Problems with state ownership of enterprises
Only when public enterprises are privatised, do the deficiencies of state ownership and government management and control become apparent. The monograph, Privatisation: A UK Success Story, provides examples of the difficulties that were being experienced by nationalised industries in the UK.
Political involvement in the functions of monopoly state industries at various times led either to excessively low or high prices, and, inevitably, to delays in instituting desperately needed investment programmes because the government faced a whole variety of other political priorities.
State monopolies, divorced from genuine customer accountability, are inclined to push prices beyond a level which customers would not otherwise accept. Between 1974 and 1979, UK domestic electricity prices rose by 2 per cent every six weeks.
Delays in decision-making, caused by having to obtain government approval, interfere with the long-term strategic planning and budgeting of large state industries providing crucial services. How does government decide between the purchase of a new destroyer for the navy, the building of a hospital, and desperately needed investment capital for a state industry?
Management without Authority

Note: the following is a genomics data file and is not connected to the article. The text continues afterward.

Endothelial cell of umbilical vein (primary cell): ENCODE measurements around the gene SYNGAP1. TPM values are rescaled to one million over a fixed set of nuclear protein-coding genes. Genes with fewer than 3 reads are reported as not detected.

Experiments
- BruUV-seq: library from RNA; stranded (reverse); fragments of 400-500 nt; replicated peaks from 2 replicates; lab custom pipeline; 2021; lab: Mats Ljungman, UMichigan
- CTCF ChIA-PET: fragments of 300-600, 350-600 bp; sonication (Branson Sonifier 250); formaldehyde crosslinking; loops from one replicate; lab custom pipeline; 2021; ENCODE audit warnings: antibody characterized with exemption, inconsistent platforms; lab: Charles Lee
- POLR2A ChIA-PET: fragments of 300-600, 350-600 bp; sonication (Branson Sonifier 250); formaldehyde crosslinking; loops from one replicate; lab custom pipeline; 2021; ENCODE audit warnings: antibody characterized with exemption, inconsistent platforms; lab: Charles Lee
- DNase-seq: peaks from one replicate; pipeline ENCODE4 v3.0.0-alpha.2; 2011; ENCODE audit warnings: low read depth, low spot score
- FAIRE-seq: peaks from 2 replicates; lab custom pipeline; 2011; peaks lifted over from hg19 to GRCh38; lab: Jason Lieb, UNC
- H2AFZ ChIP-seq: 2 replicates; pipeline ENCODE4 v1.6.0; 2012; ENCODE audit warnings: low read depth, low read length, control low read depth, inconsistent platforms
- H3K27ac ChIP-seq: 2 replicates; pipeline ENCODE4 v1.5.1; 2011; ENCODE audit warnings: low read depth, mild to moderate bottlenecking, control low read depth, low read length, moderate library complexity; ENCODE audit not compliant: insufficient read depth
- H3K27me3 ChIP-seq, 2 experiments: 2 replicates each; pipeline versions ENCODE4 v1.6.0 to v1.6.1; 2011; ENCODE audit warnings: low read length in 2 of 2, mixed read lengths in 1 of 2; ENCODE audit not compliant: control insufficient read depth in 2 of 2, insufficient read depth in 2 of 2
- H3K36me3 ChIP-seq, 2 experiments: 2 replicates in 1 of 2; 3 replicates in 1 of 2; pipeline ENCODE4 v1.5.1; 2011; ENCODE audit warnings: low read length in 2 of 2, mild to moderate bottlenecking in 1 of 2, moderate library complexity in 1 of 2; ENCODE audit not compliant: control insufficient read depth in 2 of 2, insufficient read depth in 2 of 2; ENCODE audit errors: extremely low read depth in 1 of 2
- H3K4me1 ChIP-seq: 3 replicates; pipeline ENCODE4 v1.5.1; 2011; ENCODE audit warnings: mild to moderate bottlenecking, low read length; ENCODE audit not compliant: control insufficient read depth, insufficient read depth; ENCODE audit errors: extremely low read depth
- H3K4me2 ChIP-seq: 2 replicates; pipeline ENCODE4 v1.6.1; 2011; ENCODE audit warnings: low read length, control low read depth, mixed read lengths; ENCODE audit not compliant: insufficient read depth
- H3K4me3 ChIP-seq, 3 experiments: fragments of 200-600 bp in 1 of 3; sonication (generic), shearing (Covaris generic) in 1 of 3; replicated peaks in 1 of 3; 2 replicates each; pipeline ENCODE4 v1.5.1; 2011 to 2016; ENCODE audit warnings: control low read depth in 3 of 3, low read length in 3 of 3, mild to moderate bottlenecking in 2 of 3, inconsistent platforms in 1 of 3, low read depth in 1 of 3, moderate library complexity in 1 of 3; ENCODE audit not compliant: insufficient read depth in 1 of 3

Managers who are subject to political authority cannot inculcate management disciplines within their organisations. As they do not have management authority, they are not fully responsible for the activities of their state corporations.
State corporations are frequently over-staffed; the morale of the workforce is often low with a great deal of absenteeism and staff members showing a total lack of concern regarding the interests of customers.
Politicised Industrial Relations
Unions often resort to strike action in order to achieve some political objective and take advantage of periods of political uncertainty to extract the maximum benefit for their workforce.
AUTHOR Jasson Urbach is an economist with the Free Market Foundation. This article is an excerpt from the book Nationalisation published by the FMF and may be published without prior consent but with acknowledgement to the author. The views expressed in the article are the author’s and are not necessarily shared by the members of the Foundation.
FMF Policy Bulletin / 24 April 2012
Jasson Urbach is an Economist and director of the Free Market Foundation.
Publish date: 03 May 2012
The views expressed in the article are the author’s and are not necessarily shared by the members of the Foundation.